January 2002 Rant
"Donate Your Old Car"
Take a look at the ad to your right. This ad appeared in the Richmond Newspaper several times during the month of December. The American Lung Association has a vehicle donation program that it claims will send children to asthma camp and “everyone will breathe easier”. Why would the American Lung Association, an organization that has called for extreme measures to clean our air actually collect old cars? Maybe it’s because the Kidney Foundation has been making quite a bit of money from vehicle donations. The Kidney Foundation web site claims that the organization took in 69,000 donated vehicles last year. If they were able to make a profit of only $100 per vehicle then they netted $6.9 million. No wonder the Lung Association and the American Cancer Society have both started vehicle donation programs. The Cancer Society also ran newspaper ads.
The program works like this. You get a value for your old unwanted car from one of the auto price guides. Then fill out a form and the organization sends a wrecker to pick it up. You might get more as a tax deduction than you could get for selling the car especially if the car needs a lot of cosmetic repair. Since these organizations are non-profit the government has given the green light to these programs.
Let’s take a closer look at the American Lung Association vehicle donation program. I first went to their web site to learn about the program. They take cars 1988 and newer. If you have an older car you must call to see if they will take it. I found three web sites all with the single purpose of collecting donated cars for area lung associations. One of the web sites had a small photo of a 67 Mustang. I guess they will take old Mustangs and other older valuable vehicles. I did find out why they would only take 1988 and newer cars. It’s because they sell them. I called the local lung association using the number on the ad. I spoke with a friendly woman who informed me that yes, they sell the cars. They do not crush them or take “polluters” off the road. I asked about the asthma camp and if all funds from the selling of cars go solely for the camp. She said no, the funds go towards all their projects and that collecting the cars was just another way of making money for the organization. I told her that I couldn’t find the asthma camp program on their web site. I did find a report card for clean air for the state of Virginia. The lung association gave all the localities in the state either an “F” or an “*” for air quality. Those with the asterisk did not have enough information available to grade them. I assume there wasn’t enough information available to give them an “F”. See for yourself at www.lungusa.org/air2001/states/s_va.html. (opens to a new window)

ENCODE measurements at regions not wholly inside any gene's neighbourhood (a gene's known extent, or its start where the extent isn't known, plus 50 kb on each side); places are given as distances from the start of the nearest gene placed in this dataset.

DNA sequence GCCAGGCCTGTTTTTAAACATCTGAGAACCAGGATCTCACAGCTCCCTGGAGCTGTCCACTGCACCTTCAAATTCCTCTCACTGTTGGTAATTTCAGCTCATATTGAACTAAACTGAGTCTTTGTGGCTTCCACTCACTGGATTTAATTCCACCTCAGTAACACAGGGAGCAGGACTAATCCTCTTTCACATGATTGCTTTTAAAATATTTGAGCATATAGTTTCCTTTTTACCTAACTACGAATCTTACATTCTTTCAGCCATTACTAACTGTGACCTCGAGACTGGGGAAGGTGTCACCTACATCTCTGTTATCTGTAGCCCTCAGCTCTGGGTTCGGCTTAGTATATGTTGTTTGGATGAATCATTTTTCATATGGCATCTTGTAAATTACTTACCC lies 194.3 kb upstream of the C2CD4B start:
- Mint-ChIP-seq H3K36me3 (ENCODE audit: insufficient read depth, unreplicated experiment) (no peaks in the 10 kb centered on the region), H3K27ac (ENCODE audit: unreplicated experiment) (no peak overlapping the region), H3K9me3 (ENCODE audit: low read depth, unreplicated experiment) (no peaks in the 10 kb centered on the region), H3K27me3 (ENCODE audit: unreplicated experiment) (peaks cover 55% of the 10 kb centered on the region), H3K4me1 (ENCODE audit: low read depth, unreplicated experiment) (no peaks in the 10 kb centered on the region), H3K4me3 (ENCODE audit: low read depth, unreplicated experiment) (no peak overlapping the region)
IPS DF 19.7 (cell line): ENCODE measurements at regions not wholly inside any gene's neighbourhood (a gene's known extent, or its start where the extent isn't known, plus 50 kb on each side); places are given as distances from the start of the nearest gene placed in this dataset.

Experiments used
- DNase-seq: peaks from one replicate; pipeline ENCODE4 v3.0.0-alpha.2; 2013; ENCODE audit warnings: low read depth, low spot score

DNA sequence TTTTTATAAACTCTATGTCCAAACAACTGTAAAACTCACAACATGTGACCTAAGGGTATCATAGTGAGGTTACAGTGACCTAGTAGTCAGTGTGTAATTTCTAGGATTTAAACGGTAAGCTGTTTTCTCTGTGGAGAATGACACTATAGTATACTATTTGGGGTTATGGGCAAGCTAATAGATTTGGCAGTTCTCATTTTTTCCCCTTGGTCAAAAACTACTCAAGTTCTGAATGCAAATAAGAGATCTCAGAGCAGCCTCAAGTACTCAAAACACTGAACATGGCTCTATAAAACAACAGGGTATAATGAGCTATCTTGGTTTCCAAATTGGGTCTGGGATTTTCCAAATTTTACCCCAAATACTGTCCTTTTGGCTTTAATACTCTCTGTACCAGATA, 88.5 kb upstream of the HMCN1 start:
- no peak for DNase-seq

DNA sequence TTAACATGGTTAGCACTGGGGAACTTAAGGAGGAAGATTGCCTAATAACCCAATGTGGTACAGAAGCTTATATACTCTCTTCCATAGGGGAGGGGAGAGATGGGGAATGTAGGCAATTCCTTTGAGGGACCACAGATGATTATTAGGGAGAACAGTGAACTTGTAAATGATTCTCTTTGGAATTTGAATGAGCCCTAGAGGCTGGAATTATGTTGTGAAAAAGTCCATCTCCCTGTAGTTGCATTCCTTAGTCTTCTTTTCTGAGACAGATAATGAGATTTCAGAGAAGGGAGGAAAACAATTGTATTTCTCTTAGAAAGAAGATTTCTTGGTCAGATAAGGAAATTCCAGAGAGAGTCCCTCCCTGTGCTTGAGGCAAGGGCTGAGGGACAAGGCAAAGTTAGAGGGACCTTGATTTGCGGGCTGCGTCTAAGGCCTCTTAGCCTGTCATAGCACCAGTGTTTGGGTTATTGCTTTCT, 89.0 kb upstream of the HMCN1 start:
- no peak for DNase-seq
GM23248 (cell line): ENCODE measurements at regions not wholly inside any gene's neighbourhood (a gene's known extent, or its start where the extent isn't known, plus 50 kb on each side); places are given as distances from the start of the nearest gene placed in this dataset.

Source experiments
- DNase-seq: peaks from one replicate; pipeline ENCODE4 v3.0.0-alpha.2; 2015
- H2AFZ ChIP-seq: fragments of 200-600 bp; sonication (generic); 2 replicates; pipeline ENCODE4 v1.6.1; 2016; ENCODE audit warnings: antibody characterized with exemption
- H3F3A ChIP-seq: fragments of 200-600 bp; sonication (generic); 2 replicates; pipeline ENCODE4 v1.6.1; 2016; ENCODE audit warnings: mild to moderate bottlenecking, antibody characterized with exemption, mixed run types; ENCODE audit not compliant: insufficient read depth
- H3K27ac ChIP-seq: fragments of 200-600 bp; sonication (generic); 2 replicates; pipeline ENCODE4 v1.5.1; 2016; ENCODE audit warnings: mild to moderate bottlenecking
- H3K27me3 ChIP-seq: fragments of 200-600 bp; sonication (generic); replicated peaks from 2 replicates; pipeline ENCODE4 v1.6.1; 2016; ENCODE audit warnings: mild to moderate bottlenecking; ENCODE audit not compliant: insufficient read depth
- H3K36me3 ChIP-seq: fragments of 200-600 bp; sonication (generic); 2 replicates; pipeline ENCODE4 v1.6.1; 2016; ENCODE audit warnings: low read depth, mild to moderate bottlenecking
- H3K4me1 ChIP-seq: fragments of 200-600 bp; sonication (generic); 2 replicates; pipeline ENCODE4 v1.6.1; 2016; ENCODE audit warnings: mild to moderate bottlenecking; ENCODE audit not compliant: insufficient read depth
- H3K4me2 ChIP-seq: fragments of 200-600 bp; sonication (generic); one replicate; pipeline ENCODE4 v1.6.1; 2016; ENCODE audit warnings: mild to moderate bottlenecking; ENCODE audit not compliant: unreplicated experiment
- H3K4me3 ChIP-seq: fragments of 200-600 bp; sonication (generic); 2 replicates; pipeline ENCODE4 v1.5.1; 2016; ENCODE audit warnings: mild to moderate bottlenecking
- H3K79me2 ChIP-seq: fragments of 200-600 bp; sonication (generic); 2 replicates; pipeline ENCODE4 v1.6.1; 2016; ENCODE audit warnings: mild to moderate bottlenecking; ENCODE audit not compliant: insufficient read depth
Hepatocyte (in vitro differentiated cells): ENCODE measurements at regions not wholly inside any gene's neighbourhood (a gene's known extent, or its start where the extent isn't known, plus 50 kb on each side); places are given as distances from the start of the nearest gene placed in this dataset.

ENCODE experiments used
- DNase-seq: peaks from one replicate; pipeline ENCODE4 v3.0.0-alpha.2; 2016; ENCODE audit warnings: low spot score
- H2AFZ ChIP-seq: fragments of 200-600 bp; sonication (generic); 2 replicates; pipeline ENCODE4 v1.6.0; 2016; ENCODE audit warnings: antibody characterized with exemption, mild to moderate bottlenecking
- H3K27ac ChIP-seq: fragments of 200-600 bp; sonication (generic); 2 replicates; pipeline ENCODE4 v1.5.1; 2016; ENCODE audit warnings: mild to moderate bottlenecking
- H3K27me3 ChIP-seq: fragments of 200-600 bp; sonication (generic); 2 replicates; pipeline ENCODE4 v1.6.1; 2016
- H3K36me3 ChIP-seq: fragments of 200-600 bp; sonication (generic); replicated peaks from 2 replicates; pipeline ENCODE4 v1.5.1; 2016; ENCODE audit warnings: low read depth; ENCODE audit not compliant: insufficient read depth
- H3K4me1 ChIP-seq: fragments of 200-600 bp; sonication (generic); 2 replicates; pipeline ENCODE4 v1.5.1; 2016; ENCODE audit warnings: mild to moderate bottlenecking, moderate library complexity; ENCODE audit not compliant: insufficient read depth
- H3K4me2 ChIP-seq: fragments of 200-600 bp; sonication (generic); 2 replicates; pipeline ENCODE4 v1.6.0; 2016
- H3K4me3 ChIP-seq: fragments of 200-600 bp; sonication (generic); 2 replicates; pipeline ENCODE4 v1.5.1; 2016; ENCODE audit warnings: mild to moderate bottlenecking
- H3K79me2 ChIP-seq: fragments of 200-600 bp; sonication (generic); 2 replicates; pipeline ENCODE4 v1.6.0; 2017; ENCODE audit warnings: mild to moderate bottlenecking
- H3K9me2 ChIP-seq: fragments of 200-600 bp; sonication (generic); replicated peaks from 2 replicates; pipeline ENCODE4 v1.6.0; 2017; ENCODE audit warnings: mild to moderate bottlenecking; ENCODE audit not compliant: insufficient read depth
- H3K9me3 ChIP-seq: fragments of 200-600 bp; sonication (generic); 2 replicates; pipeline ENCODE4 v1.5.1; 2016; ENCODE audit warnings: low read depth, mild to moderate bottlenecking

The American Cancer Society has also recently started a vehicle donation program. They are more honest on their web site. They state that the funds raised will go to all their projects. The Kidney Foundation does the same. The Kidney Foundation, unlike the lung association, will take all cars, trucks, RV’s and boats that are in one big piece regardless if they run or are old. Here’s a quote from their web site:
“Since 1992 the Kidney Cars Program has removed from the highway thousands of unwanted vehicles, some of which are ten years old or older and have a high level of emissions that pollute the air and destroy the ozone layer.”
This, as we say in the sticks where I live, is a bunch of crap. The Kidney Foundation tries to sell all of the donated vehicles. It does not matter what the age or condition. Those that cannot be sold to individuals are sold to junkyards. A friend of mine donated a 1974 Chevelle to the Kidney Foundation. This six-cylinder sedan had over 300,000 miles on it and was definitely in the clunker category. He later saw a family riding around in the car in Richmond. Keeping that car on the road in its condition did not help to clean the air. Here’s another quote from the Kidney Foundation web site that is more honest:
“All Kidney Cars that are no longer in working order are used for parts and, ultimately, shredded. The availability of these parts means a cost savings passed on to the consumer”
I know that is true because I’ve taken parts off the Kidney Foundation’s donated cars at a local junkyard.
While I can understand organizations having vehicle donation programs in order to raise funds, I cannot understand the American Lung Association having such a program. This organization has been on the opposite side of car hobbyists for years. They have been claiming the air is in terrible shape. In November representatives from the association appeared at DEQ headquarters and argued for vehicle emissions testing in the Richmond area. Don’t you think it is a little hypocritical of them to use old cars to help raise money for their causes?
The American Lung Association ad states in large letters “Let your old car take a child to camp”. If you want to get that kid to camp I suggest you put him in the old clunker and drive him there. The goal of these vehicle donation programs is to simply make money for the organization. And with a little more honesty in advertising “everyone will breathe easier”. I know I will.